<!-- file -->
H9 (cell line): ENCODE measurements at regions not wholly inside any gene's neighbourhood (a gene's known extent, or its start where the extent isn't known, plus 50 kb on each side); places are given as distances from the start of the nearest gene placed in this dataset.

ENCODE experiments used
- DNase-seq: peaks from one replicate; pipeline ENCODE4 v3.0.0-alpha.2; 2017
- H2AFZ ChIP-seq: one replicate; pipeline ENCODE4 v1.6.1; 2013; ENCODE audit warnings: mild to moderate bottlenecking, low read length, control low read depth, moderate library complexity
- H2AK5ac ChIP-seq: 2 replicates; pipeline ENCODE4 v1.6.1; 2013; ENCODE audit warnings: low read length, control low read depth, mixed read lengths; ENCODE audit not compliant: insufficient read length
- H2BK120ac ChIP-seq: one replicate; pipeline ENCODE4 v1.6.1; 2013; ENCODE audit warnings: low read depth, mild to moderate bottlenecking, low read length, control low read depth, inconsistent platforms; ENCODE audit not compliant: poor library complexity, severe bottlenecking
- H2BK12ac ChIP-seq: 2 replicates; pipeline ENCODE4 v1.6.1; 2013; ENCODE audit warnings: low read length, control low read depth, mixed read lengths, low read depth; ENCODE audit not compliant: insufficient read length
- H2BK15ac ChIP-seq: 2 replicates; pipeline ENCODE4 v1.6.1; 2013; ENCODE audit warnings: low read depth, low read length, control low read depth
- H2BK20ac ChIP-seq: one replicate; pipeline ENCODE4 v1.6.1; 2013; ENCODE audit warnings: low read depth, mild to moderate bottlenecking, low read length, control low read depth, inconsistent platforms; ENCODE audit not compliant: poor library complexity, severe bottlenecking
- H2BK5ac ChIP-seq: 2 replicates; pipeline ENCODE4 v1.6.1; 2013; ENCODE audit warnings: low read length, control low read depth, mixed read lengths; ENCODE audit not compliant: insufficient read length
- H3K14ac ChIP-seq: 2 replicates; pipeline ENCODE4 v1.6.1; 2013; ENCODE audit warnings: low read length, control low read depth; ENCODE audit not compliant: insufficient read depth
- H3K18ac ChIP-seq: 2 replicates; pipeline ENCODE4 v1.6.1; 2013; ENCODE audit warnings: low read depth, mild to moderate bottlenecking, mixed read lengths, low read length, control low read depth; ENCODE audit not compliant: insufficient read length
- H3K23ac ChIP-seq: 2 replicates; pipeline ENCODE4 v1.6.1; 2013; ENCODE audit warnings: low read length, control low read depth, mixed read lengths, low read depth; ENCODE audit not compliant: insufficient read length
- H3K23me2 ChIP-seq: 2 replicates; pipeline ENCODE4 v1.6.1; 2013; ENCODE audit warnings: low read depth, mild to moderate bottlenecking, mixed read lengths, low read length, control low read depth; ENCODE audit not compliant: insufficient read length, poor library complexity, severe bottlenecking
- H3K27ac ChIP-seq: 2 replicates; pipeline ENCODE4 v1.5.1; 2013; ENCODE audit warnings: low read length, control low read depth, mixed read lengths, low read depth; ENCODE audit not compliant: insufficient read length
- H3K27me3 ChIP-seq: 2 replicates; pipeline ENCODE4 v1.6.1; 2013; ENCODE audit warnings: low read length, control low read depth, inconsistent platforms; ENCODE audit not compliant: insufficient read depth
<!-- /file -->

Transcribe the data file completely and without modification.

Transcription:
H9 (cell line): ENCODE measurements at regions not wholly inside any gene's neighbourhood (a gene's known extent, or its start where the extent isn't known, plus 50 kb on each side); places are given as distances from the start of the nearest gene placed in this dataset.

ENCODE experiments used
- DNase-seq: peaks from one replicate; pipeline ENCODE4 v3.0.0-alpha.2; 2017
- H2AFZ ChIP-seq: one replicate; pipeline ENCODE4 v1.6.1; 2013; ENCODE audit warnings: mild to moderate bottlenecking, low read length, control low read depth, moderate library complexity
- H2AK5ac ChIP-seq: 2 replicates; pipeline ENCODE4 v1.6.1; 2013; ENCODE audit warnings: low read length, control low read depth, mixed read lengths; ENCODE audit not compliant: insufficient read length
- H2BK120ac ChIP-seq: one replicate; pipeline ENCODE4 v1.6.1; 2013; ENCODE audit warnings: low read depth, mild to moderate bottlenecking, low read length, control low read depth, inconsistent platforms; ENCODE audit not compliant: poor library complexity, severe bottlenecking
- H2BK12ac ChIP-seq: 2 replicates; pipeline ENCODE4 v1.6.1; 2013; ENCODE audit warnings: low read length, control low read depth, mixed read lengths, low read depth; ENCODE audit not compliant: insufficient read length
- H2BK15ac ChIP-seq: 2 replicates; pipeline ENCODE4 v1.6.1; 2013; ENCODE audit warnings: low read depth, low read length, control low read depth
- H2BK20ac ChIP-seq: one replicate; pipeline ENCODE4 v1.6.1; 2013; ENCODE audit warnings: low read depth, mild to moderate bottlenecking, low read length, control low read depth, inconsistent platforms; ENCODE audit not compliant: poor library complexity, severe bottlenecking
- H2BK5ac ChIP-seq: 2 replicates; pipeline ENCODE4 v1.6.1; 2013; ENCODE audit warnings: low read length, control low read depth, mixed read lengths; ENCODE audit not compliant: insufficient read length
- H3K14ac ChIP-seq: 2 replicates; pipeline ENCODE4 v1.6.1; 2013; ENCODE audit warnings: low read length, control low read depth; ENCODE audit not compliant: insufficient read depth
- H3K18ac ChIP-seq: 2 replicates; pipeline ENCODE4 v1.6.1; 2013; ENCODE audit warnings: low read depth, mild to moderate bottlenecking, mixed read lengths, low read length, control low read depth; ENCODE audit not compliant: insufficient read length
- H3K23ac ChIP-seq: 2 replicates; pipeline ENCODE4 v1.6.1; 2013; ENCODE audit warnings: low read length, control low read depth, mixed read lengths, low read depth; ENCODE audit not compliant: insufficient read length
- H3K23me2 ChIP-seq: 2 replicates; pipeline ENCODE4 v1.6.1; 2013; ENCODE audit warnings: low read depth, mild to moderate bottlenecking, mixed read lengths, low read length, control low read depth; ENCODE audit not compliant: insufficient read length, poor library complexity, severe bottlenecking
- H3K27ac ChIP-seq: 2 replicates; pipeline ENCODE4 v1.5.1; 2013; ENCODE audit warnings: low read length, control low read depth, mixed read lengths, low read depth; ENCODE audit not compliant: insufficient read length
- H3K27me3 ChIP-seq: 2 replicates; pipeline ENCODE4 v1.6.1; 2013; ENCODE audit warnings: low read length, control low read depth, inconsistent platforms; ENCODE audit not compliant: insufficient read depth